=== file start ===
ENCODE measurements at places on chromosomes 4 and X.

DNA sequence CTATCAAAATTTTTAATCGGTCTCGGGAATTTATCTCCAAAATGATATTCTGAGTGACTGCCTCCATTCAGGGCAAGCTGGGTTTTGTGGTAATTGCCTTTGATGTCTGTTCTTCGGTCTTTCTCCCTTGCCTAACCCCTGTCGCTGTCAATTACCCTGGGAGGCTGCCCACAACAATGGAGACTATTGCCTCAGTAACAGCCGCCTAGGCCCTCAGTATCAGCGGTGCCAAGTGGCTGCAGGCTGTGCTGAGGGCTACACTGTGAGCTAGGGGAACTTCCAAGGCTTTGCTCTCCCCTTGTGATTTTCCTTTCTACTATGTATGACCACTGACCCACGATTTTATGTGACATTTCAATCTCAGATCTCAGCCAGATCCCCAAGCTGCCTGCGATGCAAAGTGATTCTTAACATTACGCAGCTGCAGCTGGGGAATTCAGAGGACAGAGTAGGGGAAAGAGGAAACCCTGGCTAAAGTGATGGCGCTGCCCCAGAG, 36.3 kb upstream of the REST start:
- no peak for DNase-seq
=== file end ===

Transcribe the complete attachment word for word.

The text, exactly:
ENCODE measurements at places on chromosomes 4 and X.

DNA sequence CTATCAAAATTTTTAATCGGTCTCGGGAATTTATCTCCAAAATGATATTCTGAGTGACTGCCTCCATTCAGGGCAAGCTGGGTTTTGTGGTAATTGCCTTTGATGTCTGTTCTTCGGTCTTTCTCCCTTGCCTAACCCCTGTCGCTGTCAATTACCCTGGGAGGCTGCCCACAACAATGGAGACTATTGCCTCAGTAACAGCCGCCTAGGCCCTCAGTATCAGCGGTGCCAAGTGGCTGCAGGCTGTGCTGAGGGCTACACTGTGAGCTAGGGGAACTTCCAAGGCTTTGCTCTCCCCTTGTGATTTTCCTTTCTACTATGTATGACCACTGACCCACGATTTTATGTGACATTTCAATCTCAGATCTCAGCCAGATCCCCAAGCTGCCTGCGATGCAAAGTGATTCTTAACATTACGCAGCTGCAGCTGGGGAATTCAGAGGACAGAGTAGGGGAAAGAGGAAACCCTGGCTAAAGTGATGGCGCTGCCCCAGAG, 36.3 kb upstream of the REST start:
- no peak for DNase-seq